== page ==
Why does timeshare have such an availability problem?
As summer holidays approach, spare a thought for the hundreds of thousands of British timeshare owning families annually competing for limited availability in their resorts
Trading up (but down)
At one time, all timeshare memberships were sold as specific weeks in specific apartments. The owners had a guarantee of coming at that time every year provided they paid a hefty annual fee.
Pretty soon it was realised that members needed more flexibility than that. They wanted to be able to swap for different times, and even different destinations. Systems were put in place to accommodate these more sophisticated needs.
Unfortunately those systems don’t work.
Flexible products such as floating time, or points based memberships ostensibly allowed people to choose the time and place they went on holiday. However, as with regular holiday complexes, everyone wants the high season weeks. Those get booked and then other members have to take what is left.
“With timeshare, certainty and flexibility are what quantum mechanics describes as Complimentary Variables. You can have one or the other, but never both” explains Andrew Cooper, CEO of European Consumer Claims (ECC). “The salespeople sold points or floating time as an expensive upgrade. People paid good money because they believed they could now not only come in high season, but also swap to other times of year if they wanted.
“When these members actually tried to book back into the resort in high season they were now told that there is no availability. They were faced with the unfair choice of either going at a time that wasn’t convenient, or buying an extra holiday outside of their membership, while still paying their annual timeshare fee. Meaning they paid twice but for only one holiday.
“When people complain about this to the resorts they are told that they have a 1 or 2 year booking window. But who on earth wants to commit to a particular holiday week 2 years in advance? And those that do follow the rules report trying to book at a minute past 9:00am on the day the booking lines open, still to be told they are too late.”
No longer exclusive
With new member sales having dried up in Europe, timeshare entities needed to find a new source of income. One way they did this was by renting out accommodation to non members via sites like Booking.com and Expedia.
“Timeshare memberships were originally sold as access to exclusive, high quality accommodation,” clarifies Cooper. “But once people had flexible memberships, the resorts were able to syphon off weeks to rent via regular booking sites. Who would know? Nobody had a fixed right to any particular week…”
“ECC’s switchboards regularly receive complaints from owners of floating time or points telling us that they were unable to book into weeks they want with their memberships.
“And yet when they check on Booking.com they find plenty of availability in their resorts for the time period they want.
“By anyone’s standard’s this is totally unfair. The members have already paid for that accommodation and yet the resort is selling it a second time to non members.”
In 2020, the first year of the COVID pandemic, most resorts were closed for business. At the time there was wide ranging criticism of the timeshare industry for charging full annual fees, despite not having to host guests.
“Clearly timeshare resorts overheads were reduced to almost nothing,” states Cooper. “There was no electricity or water to pay, no staff wages (they were furloughed) and a large number of other expenses were minimised.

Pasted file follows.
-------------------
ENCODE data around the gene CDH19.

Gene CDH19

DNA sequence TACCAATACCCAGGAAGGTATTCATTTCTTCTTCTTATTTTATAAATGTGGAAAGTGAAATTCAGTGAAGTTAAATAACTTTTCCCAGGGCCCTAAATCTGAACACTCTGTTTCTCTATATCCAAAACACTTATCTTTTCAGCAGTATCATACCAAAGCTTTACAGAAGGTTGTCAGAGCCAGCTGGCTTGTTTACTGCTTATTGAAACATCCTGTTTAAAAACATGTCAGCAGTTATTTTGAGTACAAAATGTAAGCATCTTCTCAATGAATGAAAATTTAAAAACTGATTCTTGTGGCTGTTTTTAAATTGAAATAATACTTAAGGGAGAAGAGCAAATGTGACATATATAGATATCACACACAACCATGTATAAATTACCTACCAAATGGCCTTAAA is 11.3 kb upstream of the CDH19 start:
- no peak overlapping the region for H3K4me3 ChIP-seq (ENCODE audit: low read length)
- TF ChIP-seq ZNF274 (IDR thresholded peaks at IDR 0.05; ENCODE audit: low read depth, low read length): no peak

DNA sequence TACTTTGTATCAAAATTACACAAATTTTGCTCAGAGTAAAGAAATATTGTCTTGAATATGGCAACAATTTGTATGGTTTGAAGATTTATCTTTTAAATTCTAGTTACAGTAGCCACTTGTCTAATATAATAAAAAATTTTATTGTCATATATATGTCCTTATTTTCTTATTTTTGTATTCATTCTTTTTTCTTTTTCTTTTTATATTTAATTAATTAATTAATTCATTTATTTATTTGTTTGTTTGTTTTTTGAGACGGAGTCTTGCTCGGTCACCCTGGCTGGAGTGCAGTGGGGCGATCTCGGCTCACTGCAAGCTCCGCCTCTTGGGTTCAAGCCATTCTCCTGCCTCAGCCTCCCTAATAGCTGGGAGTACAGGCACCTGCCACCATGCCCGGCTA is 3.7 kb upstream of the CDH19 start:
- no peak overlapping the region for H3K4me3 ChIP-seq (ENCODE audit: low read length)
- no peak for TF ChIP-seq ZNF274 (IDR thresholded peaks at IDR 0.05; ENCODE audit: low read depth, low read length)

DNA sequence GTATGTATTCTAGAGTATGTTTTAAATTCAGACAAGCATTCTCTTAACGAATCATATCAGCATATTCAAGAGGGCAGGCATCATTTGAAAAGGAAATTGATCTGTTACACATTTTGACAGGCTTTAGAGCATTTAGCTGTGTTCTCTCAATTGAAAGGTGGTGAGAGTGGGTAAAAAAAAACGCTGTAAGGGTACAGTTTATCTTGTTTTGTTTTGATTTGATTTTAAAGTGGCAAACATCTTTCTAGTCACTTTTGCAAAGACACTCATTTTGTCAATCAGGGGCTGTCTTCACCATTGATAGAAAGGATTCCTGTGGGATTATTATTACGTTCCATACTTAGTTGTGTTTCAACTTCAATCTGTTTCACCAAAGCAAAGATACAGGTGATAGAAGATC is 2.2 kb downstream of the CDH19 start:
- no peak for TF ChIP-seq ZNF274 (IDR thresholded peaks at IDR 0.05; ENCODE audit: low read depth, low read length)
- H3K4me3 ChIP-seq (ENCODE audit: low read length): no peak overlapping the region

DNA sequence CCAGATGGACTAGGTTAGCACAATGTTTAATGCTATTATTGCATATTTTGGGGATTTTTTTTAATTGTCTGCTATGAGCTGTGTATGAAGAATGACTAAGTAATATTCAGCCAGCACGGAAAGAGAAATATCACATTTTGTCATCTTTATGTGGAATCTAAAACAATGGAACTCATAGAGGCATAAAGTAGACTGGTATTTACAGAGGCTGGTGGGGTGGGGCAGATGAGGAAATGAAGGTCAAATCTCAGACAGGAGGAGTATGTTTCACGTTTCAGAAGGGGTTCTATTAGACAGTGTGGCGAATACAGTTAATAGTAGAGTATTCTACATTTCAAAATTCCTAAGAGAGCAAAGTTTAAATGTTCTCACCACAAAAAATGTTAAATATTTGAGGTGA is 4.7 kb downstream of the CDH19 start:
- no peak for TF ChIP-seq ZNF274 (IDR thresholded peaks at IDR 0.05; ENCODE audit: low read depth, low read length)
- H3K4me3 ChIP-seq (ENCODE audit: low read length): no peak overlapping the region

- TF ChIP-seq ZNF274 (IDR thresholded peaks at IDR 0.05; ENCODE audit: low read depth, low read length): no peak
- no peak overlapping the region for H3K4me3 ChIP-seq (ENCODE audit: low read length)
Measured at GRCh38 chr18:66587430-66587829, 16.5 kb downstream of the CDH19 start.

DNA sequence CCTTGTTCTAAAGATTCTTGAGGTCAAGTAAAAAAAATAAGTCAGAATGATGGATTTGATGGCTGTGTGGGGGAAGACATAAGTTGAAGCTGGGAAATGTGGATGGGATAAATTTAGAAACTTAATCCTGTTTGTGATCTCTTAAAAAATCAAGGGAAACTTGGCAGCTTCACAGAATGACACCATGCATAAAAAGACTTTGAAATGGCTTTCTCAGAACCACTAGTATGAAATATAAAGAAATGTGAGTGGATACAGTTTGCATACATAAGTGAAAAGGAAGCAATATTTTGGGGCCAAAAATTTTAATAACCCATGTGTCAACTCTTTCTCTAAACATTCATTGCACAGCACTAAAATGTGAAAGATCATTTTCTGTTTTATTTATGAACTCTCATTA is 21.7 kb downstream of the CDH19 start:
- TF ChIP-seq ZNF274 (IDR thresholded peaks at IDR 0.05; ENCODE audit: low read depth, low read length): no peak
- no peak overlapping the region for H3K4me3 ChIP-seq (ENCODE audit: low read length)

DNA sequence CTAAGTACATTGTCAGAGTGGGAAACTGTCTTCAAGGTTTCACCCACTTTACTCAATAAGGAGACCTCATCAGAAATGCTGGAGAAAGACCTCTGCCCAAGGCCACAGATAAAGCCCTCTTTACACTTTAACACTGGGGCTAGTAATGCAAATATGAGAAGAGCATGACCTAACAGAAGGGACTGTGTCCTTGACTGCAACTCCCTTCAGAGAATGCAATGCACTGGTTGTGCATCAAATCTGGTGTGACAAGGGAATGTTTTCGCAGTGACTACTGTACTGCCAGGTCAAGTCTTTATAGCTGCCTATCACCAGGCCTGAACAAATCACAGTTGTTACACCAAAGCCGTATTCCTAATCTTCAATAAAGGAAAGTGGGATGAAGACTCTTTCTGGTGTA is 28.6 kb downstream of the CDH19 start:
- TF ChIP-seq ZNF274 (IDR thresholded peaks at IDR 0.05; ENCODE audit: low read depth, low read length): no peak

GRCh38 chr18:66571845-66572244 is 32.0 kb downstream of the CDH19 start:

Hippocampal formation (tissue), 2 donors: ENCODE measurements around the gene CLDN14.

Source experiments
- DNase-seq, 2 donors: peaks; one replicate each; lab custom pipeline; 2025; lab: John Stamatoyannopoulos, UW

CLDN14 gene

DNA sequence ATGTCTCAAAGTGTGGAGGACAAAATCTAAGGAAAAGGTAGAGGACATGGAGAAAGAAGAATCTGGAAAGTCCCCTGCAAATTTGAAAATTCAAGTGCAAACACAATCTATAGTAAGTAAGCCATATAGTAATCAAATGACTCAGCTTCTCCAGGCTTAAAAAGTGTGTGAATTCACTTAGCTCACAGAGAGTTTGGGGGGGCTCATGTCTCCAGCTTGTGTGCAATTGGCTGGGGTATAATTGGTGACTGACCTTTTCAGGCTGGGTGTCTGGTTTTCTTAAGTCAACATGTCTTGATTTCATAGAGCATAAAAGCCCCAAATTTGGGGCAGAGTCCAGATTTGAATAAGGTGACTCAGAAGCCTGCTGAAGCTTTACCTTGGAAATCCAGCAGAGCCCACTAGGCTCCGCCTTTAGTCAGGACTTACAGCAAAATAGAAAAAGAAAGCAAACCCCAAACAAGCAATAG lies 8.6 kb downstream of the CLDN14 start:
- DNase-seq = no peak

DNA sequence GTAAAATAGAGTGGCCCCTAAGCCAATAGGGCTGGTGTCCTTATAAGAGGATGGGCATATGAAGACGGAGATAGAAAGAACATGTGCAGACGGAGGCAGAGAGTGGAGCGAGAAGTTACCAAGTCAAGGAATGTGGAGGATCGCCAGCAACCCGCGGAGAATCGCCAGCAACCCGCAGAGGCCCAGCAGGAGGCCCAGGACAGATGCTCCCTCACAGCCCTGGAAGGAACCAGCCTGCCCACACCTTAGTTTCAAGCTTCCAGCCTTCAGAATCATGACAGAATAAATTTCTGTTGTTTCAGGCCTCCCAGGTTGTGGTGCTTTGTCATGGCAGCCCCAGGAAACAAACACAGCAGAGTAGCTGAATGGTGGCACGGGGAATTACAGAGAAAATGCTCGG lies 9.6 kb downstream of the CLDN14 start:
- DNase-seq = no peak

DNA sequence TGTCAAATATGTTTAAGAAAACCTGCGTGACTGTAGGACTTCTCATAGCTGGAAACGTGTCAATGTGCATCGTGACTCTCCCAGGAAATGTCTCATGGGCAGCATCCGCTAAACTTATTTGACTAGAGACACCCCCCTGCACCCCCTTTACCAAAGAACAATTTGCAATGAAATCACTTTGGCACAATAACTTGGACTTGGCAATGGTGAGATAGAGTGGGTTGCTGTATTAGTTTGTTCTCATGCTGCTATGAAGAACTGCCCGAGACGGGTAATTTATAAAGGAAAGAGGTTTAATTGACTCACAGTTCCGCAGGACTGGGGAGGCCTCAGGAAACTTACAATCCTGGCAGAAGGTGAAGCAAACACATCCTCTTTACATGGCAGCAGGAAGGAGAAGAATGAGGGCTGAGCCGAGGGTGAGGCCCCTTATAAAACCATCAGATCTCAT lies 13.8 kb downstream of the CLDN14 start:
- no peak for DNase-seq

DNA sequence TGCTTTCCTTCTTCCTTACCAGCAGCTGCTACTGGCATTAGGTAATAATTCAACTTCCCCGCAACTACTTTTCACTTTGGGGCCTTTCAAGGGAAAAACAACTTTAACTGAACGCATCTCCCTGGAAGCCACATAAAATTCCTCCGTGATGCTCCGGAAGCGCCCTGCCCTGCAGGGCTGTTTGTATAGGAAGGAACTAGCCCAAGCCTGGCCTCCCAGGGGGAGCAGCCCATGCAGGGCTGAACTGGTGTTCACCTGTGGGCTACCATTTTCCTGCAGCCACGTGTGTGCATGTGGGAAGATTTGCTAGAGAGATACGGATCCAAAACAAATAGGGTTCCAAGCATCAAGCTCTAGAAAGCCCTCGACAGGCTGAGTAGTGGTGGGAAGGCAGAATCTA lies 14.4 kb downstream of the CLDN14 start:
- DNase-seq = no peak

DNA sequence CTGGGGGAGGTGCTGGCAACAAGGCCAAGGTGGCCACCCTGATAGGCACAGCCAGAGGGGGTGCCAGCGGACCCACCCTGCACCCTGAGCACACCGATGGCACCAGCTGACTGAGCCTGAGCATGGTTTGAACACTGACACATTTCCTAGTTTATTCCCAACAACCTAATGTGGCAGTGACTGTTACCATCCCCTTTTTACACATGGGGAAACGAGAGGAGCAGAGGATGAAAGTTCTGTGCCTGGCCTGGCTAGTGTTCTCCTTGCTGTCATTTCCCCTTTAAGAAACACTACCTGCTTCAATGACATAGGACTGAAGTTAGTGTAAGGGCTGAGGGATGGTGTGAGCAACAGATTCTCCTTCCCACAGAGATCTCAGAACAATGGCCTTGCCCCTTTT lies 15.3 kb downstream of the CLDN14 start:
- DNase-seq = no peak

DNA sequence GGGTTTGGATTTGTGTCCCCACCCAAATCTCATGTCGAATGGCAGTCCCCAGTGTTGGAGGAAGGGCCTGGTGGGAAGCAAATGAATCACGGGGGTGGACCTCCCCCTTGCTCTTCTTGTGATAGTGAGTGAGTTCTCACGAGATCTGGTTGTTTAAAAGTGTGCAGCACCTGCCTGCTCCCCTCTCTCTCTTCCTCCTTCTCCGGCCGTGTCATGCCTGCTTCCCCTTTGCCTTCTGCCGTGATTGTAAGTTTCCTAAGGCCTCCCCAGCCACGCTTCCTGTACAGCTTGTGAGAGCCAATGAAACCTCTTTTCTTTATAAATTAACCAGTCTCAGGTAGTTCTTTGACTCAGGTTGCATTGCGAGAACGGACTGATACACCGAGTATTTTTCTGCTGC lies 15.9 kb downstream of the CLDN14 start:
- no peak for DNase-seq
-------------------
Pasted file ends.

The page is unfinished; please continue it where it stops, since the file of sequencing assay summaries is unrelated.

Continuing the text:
“Resorts basically made a significant profit during the pandemic because they charged the same fees, with significantly less outgoings.”
Instead of the full or even partial refunds that members were clamouring for, they were instead told that they would be given double accommodation the following year.
“Impossible, obviously,” clarifies Andrew Cooper. “Where would all that extra inventory come from?”
In fact, the ‘inventory problem’ was compounded when in 2021 most resorts were closed again. And again, members were charged full maintenance and told their weeks would be carried over to 2022.
“So this year, timeshare resorts have to somehow provide triple the amount of holidays,” says Cooper. “They couldn’t provide enough holidays for their members before the pandemic. This year we expect a quagmire of failed bookings and rejected holiday requests.
Time to get out?
“Timeshare is outmoded, outdated, and out of touch,” says Andrew Cooper. “Holidaymakers nowadays don’t want to choose their destinations and dates so far in advance. They might see a location on a movie or a TV show and think ‘oh, let’s go there’. They want the flexibility to try out new destinations or holiday ideas. Or maybe even not holiday at all some years. They certainly don’t want to be committed to hefty annual fees for something they may not even use.
“Many timeshare owners believe themselves to be stuck, unable to escape the contract. Usually this is not the case.
“Anyone who is looking for a way out of their timeshare, should get in touch with a competent claims firm for advice on their options.”
- European Consumer Claims (ECC)
- ECC contact details
- Leading timeshare claims firm targets £billions in refunds over “unfair” 2020s maintenance fees
- Book your timeshare holiday…. on Booking.com
- Timeshare exchange system failures highlighted by COVID and Ukraine war
- Pandemic profiteering accusations rock timeshare operators
- Timeshare owners furious over paying for years of holidays they can’t have
- 2020 timeshare “Maintenance Heist” leaves owners desperate to escape contracts
- Is timeshare a thing of the past?
- Escaping unwanted timeshare memberships
- Can timeshare owners in Spain really claim compensation?
- £80k to join an “exclusive” timeshare club that is now on booking.com
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First published on MyNewsDesk June 2022